Background: To date, methods used to assess cough have been primarily subjective, and only broadly reflect the impact of chronic cough and/or chronic cough therapies on quality of life. Objective assessment of cough has been attempted, but early techniques were neither ambulatory nor feasible for long-term data collection. We evaluated a novel ambulatory cardio-respiratory monitoring system with an integrated unidirectional, contact microphone, and report here the results from a study of patients with COPD who were videotaped in a quasi-controlled environment for 24 continuous hours while wearing the ambulatory system.
Methods: Eight patients with a documented history of COPD with ten or more years of smoking (6 women; age 57.4 +/- 11.8 yrs.; percent predicted FEV1 49.6 +/- 13.7%) who complained of cough were evaluated in a clinical research unit equipped with video and sound recording capabilities. All patients wore the LifeShirt system (LS) while undergoing simultaneous video (with sound) surveillance. Video data were visually inspected and annotated to indicate all cough events. Raw physiologic data records were visually inspected by technicians who remained blinded to the video data. Cough events from LS were analyzed quantitatively with a specialized software algorithm to identify cough. The output of the software algorithm was compared to video records on a per event basis in order to determine the validity of the LS system to detect cough in COPD patients.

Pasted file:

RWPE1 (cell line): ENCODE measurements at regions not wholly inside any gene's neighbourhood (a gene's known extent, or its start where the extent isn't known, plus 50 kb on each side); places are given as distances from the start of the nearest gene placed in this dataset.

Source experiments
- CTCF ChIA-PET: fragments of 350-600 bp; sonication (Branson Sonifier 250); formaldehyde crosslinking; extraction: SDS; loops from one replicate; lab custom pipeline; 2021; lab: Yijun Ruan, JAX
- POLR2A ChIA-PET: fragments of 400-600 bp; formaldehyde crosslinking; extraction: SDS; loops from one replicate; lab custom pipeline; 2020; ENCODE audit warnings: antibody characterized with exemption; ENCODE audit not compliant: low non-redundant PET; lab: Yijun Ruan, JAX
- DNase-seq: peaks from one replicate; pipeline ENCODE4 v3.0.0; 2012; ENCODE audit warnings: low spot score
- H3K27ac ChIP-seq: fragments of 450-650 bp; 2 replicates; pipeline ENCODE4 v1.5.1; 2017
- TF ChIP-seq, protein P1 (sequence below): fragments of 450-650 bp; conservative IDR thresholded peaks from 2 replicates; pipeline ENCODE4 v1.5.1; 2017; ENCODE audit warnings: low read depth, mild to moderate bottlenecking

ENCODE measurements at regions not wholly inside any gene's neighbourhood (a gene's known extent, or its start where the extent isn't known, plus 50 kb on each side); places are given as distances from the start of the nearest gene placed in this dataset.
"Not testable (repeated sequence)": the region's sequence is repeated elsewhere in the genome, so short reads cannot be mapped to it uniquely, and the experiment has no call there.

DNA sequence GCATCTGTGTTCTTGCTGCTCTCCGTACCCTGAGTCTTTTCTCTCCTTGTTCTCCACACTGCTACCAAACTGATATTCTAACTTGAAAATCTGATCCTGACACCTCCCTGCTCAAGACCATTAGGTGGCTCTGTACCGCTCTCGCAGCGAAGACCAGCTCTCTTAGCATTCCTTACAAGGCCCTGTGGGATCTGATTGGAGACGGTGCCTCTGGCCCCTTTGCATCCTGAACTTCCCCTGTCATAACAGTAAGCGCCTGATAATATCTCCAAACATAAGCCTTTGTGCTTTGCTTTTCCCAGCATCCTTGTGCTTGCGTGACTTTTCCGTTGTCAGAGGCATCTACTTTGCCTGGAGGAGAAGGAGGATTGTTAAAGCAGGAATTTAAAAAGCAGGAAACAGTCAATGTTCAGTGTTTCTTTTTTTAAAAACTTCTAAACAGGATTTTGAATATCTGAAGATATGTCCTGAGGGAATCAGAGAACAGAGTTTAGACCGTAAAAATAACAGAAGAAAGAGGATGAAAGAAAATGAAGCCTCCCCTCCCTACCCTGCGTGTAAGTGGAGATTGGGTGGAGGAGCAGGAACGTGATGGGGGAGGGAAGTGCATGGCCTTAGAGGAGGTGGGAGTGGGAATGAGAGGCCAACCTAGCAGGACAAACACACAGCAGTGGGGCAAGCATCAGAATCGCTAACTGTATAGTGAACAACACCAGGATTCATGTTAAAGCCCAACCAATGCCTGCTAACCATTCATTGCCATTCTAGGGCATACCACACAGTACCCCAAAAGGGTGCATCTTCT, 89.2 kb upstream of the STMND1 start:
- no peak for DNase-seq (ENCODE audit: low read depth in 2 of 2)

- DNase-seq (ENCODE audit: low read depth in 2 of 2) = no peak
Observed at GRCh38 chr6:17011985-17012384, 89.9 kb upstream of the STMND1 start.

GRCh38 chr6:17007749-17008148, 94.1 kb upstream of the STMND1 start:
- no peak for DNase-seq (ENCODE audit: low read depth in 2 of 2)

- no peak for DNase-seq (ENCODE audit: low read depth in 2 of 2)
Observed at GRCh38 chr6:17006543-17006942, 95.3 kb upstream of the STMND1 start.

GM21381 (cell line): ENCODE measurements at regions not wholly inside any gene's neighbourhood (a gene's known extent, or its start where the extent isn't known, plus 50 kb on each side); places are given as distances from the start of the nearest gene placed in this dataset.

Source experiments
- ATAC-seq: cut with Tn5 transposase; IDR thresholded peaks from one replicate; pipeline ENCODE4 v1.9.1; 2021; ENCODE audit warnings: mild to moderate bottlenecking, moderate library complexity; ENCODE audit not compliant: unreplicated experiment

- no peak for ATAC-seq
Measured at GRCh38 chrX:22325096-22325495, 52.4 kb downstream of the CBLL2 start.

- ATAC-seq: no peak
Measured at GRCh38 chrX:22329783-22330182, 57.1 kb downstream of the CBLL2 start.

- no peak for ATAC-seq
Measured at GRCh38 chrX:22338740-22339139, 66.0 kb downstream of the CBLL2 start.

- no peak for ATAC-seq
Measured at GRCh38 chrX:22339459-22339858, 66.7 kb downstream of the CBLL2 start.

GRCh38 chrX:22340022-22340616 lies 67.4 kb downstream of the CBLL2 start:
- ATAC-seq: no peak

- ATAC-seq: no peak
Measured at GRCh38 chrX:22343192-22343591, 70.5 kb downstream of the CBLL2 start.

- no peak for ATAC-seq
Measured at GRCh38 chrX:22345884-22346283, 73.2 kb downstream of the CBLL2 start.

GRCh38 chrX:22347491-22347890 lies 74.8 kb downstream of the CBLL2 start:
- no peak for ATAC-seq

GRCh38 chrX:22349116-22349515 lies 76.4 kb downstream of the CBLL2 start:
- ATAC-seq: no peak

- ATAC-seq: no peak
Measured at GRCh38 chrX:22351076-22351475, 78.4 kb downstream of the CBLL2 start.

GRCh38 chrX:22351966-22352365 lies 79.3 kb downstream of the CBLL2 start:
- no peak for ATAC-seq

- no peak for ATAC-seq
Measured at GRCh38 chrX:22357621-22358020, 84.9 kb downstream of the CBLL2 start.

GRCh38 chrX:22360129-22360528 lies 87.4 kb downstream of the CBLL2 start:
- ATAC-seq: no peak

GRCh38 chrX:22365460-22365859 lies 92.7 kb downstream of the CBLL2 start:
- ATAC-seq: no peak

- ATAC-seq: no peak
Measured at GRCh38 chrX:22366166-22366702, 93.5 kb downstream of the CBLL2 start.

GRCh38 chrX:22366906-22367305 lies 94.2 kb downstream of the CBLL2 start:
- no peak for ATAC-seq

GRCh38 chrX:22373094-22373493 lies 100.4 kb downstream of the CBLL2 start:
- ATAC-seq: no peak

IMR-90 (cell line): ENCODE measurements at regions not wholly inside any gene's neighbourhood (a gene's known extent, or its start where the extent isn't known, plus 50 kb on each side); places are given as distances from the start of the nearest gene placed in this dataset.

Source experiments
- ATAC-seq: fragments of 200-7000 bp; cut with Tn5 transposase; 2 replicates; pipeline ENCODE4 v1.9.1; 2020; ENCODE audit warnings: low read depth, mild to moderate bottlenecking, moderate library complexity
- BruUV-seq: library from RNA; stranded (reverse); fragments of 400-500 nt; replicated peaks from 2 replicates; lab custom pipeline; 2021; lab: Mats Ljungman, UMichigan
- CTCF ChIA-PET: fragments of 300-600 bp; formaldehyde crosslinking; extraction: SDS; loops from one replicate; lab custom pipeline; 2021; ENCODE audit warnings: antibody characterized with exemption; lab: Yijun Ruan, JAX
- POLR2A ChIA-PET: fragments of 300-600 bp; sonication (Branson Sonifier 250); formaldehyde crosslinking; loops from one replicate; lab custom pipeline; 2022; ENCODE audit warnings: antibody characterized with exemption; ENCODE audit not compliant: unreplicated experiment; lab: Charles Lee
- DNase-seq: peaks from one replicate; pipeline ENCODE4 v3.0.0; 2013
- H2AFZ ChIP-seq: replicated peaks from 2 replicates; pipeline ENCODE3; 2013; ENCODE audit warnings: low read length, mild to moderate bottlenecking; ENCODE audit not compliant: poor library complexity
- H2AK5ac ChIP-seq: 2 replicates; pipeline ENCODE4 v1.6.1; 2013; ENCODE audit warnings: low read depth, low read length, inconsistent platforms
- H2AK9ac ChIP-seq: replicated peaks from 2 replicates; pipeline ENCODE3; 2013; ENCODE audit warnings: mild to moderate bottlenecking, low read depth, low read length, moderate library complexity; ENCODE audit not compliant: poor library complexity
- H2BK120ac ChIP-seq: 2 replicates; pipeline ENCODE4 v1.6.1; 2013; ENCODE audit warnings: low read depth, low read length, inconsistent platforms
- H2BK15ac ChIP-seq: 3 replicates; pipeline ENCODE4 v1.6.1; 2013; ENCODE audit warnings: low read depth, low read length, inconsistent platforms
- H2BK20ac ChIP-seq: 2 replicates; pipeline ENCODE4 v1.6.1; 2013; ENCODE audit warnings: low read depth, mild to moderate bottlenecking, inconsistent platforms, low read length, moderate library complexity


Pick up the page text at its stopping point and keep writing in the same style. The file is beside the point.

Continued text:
Results: Video surveillance identified a total of 3,645 coughs, while LS identified 3,363 coughs during the same period. The median cough rate per patient was 21.3 coughs.hr-1 (Range: 10.1 cghs.hr(-1) - 59.9 cghs.hr(-1)). The overall accuracy of the LS system was 99.0%. Overall sensitivity and specificity of LS, when compared to video surveillance, were 0.781 and 0.996, respectively, while positive- and negative-predictive values were 0.846 and 0.994. There was very good agreement between the LS system and video (kappa = 0.807).
Conclusion: The LS system demonstrated a high level of accuracy and agreement when compared to video surveillance for the measurement of cough in patients with COPD.